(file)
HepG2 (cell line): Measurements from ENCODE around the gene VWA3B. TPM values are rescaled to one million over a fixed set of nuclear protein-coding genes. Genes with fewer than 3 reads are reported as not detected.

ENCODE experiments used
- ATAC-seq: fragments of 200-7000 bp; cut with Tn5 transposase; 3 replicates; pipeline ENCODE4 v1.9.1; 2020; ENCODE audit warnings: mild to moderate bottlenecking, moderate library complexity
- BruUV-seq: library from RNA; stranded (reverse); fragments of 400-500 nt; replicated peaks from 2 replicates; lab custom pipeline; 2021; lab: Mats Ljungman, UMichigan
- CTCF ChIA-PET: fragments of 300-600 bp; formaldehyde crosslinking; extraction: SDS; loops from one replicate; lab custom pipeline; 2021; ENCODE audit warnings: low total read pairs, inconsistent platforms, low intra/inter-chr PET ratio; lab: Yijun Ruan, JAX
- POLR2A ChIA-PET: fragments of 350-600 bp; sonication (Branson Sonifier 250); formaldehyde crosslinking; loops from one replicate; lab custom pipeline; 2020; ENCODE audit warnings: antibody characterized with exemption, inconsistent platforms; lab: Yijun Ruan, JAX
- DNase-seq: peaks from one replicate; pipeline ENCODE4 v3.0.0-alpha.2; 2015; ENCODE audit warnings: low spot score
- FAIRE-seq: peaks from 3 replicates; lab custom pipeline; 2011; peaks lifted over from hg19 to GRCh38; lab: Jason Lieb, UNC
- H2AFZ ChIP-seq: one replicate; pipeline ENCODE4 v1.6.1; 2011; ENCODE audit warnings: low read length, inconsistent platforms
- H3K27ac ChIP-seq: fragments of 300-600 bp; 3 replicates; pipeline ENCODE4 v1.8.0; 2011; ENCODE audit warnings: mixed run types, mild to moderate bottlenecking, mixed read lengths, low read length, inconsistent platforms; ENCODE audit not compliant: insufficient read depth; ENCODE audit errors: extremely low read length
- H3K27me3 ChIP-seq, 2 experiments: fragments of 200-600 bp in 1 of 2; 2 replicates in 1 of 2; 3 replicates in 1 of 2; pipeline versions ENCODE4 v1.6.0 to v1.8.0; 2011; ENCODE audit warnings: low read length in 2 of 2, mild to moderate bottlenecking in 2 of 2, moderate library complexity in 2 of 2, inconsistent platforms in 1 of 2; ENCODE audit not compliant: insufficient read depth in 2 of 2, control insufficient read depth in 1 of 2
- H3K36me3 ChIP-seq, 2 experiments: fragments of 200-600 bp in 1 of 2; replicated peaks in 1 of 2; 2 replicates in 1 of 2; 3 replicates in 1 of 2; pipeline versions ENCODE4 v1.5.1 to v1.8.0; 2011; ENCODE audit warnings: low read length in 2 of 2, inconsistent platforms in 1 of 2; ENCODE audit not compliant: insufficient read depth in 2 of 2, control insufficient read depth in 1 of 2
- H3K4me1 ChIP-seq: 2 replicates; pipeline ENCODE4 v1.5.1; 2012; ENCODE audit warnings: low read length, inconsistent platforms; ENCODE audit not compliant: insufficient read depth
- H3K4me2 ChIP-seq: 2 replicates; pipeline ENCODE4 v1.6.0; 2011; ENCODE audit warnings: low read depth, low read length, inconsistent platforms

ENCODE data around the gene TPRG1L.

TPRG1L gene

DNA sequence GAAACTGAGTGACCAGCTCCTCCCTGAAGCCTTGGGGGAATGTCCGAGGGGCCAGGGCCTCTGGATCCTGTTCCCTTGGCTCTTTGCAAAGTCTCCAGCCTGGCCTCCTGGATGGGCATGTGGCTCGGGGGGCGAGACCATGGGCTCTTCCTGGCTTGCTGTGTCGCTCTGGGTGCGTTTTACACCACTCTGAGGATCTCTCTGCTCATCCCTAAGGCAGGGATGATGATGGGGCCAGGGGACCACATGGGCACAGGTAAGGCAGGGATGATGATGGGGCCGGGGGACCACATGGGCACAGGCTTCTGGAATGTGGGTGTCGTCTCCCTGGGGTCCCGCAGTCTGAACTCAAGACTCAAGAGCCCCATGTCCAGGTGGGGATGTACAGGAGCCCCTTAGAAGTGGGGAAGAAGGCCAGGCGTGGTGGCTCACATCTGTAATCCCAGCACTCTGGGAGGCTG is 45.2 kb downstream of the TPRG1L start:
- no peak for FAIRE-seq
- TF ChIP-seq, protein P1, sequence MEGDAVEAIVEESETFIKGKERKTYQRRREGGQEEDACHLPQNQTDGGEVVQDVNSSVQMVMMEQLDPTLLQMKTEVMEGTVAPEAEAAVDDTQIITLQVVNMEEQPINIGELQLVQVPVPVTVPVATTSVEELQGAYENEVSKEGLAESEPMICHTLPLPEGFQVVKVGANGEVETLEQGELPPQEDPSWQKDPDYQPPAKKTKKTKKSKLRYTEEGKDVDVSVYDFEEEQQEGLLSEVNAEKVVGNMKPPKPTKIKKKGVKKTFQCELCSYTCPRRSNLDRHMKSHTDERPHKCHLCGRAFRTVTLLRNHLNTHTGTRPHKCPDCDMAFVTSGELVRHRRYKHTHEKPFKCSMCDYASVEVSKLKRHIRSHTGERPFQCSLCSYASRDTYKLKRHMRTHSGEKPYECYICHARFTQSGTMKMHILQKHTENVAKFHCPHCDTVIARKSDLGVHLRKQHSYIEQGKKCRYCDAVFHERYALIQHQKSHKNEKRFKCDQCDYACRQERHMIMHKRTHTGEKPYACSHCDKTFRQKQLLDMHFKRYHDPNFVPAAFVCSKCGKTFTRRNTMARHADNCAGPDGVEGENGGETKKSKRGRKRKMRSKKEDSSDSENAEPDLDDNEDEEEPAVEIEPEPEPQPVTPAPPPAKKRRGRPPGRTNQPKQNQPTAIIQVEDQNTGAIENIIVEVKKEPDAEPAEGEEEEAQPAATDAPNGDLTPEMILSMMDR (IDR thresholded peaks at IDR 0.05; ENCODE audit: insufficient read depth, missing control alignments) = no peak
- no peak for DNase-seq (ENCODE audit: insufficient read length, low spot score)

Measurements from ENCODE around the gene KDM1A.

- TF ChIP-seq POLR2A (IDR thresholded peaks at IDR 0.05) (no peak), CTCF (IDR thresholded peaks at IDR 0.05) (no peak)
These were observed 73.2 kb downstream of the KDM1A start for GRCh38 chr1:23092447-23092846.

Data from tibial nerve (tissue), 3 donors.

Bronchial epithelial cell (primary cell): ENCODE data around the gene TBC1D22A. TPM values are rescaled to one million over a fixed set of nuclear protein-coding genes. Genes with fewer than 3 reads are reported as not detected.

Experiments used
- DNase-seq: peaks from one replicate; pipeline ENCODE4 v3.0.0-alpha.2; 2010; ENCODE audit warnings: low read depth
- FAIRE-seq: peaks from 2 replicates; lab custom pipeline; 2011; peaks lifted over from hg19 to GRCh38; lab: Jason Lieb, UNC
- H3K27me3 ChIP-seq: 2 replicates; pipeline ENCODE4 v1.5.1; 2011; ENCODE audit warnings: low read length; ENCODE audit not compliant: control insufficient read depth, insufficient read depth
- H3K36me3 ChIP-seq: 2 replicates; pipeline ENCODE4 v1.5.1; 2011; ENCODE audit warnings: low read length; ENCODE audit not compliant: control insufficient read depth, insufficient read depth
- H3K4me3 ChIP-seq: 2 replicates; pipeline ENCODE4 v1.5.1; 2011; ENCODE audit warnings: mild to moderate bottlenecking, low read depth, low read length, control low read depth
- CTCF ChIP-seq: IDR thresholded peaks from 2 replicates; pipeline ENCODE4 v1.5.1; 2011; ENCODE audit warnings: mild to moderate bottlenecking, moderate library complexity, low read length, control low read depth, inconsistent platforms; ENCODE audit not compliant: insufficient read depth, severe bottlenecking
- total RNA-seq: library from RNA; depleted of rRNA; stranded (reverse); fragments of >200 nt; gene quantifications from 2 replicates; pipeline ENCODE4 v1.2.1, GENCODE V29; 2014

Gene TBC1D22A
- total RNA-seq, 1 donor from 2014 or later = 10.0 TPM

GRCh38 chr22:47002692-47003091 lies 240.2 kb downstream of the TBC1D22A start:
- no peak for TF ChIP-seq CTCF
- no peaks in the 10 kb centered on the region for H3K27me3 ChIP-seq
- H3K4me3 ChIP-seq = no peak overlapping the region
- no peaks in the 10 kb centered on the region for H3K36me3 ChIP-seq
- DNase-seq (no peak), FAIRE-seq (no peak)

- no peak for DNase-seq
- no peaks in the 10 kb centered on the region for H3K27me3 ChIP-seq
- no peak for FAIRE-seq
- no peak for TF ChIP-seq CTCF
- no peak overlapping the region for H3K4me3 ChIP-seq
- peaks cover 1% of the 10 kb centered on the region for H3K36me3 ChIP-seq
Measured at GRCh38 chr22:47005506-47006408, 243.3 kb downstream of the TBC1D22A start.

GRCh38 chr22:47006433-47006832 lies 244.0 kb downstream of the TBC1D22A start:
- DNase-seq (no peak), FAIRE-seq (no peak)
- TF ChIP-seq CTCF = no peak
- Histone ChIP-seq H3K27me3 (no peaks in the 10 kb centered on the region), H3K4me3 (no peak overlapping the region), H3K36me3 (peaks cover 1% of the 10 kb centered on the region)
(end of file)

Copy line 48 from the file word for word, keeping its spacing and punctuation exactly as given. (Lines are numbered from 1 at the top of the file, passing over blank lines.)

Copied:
Measured at GRCh38 chr22:47005506-47006408, 243.3 kb downstream of the TBC1D22A start.